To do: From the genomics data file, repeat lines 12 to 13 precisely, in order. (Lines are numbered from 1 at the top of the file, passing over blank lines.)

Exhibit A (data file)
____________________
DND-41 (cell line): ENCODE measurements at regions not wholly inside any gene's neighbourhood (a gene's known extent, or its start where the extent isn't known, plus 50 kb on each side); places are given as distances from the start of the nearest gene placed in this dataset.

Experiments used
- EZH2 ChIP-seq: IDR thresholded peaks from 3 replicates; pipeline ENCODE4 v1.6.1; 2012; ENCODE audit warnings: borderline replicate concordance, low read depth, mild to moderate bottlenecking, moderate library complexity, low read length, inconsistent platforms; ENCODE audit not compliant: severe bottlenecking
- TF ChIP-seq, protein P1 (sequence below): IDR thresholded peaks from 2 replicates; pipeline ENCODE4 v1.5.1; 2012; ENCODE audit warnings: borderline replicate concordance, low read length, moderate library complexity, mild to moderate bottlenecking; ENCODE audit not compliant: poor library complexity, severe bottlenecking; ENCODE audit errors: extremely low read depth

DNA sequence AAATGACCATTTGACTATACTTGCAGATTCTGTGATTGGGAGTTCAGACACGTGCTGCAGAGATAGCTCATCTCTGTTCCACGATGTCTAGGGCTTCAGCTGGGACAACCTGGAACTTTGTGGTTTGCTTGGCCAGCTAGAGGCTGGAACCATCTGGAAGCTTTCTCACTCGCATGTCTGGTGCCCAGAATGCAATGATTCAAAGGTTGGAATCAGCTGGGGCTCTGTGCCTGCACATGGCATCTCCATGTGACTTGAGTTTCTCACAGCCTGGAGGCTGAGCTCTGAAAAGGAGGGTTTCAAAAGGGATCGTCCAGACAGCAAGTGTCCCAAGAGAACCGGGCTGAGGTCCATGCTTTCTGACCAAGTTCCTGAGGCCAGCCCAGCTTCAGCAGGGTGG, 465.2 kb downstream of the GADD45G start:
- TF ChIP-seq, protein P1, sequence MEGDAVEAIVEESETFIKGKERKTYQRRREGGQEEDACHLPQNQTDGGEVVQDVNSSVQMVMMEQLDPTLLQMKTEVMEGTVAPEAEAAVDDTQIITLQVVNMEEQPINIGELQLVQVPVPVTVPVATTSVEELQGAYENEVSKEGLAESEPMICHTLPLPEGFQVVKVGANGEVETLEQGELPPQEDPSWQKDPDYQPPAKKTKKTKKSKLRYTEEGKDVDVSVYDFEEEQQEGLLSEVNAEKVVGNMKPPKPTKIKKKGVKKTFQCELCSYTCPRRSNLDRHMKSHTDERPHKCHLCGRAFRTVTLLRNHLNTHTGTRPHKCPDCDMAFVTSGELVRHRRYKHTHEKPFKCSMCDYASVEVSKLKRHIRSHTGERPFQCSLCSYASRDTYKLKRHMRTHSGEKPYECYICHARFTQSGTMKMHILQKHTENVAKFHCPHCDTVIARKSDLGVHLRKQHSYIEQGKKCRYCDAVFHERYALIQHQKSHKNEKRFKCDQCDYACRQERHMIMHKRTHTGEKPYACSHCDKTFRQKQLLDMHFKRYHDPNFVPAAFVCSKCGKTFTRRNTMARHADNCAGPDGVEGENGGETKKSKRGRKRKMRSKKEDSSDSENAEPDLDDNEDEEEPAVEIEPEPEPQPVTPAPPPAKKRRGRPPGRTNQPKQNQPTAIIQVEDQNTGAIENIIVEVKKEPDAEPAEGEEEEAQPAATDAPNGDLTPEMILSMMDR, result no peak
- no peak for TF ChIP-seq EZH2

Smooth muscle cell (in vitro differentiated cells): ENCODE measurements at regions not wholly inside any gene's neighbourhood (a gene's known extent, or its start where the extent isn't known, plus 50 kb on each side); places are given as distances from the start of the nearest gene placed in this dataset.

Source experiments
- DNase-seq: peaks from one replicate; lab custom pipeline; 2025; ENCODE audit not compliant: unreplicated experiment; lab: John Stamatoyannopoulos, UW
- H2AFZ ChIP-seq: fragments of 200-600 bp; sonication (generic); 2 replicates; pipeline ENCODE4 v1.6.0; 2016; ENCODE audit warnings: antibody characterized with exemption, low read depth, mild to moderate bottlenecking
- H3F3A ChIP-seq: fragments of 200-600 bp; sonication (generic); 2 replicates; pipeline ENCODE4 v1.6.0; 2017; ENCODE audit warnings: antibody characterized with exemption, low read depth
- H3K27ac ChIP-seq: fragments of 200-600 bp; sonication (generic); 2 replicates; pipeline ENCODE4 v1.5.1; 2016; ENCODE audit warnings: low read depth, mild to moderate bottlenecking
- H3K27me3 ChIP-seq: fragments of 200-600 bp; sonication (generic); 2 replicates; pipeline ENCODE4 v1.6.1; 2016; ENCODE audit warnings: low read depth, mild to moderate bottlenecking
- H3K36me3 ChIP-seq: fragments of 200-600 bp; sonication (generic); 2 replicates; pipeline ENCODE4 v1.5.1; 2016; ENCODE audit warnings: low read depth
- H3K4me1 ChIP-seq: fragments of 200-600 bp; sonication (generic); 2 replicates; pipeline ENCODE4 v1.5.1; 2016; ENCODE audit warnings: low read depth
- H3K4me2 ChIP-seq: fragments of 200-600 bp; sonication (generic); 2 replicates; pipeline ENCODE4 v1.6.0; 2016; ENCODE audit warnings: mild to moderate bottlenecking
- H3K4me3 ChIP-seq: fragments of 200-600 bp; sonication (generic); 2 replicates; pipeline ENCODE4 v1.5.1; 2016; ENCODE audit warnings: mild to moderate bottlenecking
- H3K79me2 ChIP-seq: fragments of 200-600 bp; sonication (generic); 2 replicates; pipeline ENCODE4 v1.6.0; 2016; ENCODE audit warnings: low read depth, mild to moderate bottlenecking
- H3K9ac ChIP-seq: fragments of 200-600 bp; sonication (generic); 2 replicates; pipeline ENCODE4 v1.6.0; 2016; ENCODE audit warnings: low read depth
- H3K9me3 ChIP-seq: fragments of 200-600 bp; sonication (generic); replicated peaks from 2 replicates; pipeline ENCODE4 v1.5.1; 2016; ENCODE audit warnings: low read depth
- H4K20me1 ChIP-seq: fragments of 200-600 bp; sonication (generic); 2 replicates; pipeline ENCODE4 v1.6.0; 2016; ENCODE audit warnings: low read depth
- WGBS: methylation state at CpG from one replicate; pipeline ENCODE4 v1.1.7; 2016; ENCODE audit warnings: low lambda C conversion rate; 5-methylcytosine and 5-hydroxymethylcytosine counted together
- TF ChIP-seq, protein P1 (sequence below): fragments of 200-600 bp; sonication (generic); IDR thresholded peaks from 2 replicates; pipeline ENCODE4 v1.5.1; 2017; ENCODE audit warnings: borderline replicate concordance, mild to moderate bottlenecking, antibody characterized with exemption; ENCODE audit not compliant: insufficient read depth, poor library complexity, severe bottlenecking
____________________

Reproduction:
- H3F3A ChIP-seq: fragments of 200-600 bp; sonication (generic); 2 replicates; pipeline ENCODE4 v1.6.0; 2017; ENCODE audit warnings: antibody characterized with exemption, low read depth
- H3K27ac ChIP-seq: fragments of 200-600 bp; sonication (generic); 2 replicates; pipeline ENCODE4 v1.5.1; 2016; ENCODE audit warnings: low read depth, mild to moderate bottlenecking